I just got an email from a reader whose husbands pants are hanging too low in the crotch area.
Ever need to make that alteration?
I thought about how to show you with a pair of slacks, but I think you’ll catch the idea much better and faster with a diagram.
It’s a very easy alteration.
(By the way, if you need more room in the crotch area, be sure to read this post on How To Put in Gussets in Pants or Shirts.)
But back to this alteration…
First, figure out how much material needs to be taken in.
That would be awkward for you to pin up that area on a customer while they are wearing the pants, so have them do it before they get to your establishment.
Once that amount is known, then you are going to open up the crotch seam (this seam is often also called the rise. It is the seam that runs from the waist in the front down the front and up the backside to the back waist seam. Think of it as the vertical seam) where the crotch seam and the inseams, intersect.
Open up at least twice the amount you’ll need to take in.
In other words, if you are taking in two inches total, then open up about 4 inches of the crotch seam.
Don’t open up the inseam though.
Keep that intact.
The only sewing done will be on the inseam.
That may sound confusing, so read the last 8 lines again to make sure you’ve got it!
Let’s say that you need to take up a total of two inches in the crotch. That means you’ll need to take in one inch on each inner leg seam as illustrated in the diagram below.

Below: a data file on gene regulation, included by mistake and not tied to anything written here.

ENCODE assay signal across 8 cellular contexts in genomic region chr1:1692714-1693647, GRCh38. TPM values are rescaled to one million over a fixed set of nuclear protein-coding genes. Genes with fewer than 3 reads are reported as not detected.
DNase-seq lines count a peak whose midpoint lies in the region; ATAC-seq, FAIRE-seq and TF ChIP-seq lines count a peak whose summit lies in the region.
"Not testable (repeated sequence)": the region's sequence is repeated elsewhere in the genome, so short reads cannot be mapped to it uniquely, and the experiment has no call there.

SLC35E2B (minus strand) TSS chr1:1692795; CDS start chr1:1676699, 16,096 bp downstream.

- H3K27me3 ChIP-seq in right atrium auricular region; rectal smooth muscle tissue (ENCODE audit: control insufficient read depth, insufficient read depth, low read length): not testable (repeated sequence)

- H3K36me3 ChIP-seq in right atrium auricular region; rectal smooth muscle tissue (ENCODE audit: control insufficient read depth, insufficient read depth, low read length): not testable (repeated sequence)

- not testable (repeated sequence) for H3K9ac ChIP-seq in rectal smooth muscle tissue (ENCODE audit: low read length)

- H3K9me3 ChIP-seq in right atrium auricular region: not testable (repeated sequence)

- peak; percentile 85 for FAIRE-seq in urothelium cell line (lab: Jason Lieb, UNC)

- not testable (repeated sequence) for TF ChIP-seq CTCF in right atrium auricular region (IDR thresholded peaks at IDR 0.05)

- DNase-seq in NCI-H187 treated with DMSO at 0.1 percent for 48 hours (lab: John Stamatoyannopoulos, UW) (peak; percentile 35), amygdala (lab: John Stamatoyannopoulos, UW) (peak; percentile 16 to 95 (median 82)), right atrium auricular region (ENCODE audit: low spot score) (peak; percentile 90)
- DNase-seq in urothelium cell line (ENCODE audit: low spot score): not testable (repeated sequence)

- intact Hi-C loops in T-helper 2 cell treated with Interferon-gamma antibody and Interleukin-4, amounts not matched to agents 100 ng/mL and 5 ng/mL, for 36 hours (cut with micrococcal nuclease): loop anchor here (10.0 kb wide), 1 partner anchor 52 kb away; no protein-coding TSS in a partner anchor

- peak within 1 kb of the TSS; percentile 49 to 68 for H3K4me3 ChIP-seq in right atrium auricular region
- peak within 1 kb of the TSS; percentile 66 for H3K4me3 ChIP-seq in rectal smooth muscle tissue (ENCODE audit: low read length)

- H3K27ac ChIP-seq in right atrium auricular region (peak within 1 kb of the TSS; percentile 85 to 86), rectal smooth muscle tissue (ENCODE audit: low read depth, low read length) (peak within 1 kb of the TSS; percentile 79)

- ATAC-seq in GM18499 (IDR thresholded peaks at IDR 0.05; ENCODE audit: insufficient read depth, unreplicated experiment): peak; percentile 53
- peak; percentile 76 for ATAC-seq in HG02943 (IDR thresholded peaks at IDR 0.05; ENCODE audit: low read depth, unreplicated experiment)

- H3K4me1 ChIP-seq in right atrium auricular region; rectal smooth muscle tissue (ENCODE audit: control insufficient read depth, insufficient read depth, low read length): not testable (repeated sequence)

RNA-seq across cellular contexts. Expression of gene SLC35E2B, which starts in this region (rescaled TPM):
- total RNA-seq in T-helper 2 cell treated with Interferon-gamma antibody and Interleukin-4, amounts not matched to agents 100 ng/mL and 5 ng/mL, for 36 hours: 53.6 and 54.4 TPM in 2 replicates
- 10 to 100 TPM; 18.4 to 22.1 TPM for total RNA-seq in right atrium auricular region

You can eyeball the new seam based on the dotted line in the diagram.
(The diagram is only to show you what the pattern pieces would look like if they were sitting on the table. I want to show you the areas where you’ll sew on the front of your pants and the back of your pants. To summarize, you’ll only be opening the crotch seam (or rise) and only sewing the inseam on this alteration. If you think about it as you look at the diagram above, when you take off that excess on the inseam it will automatically shorten the crotch seam (rise) in the pant. also, it will not affect the length of the pant, as you might wonder about that.)
Now, stitch along your own dotted lines being careful to taper the seam back to the original seam line down the leg.
This may seem like a strange way to alter the crotch seam, but trust me, this works!
Once you have stitched the new seams, along your own dotted lines, you can trim the seam allowances if you need to.
Otherwise, you may have too much bulk.
Now, stitch up the original crotch seam along the original seam line.
That’s all there is to it!
As I’ve stated in other posts, if you have to alter a garment more than two or three sizes, you may not have perfect results, but this is excellent for pants that hang a little low.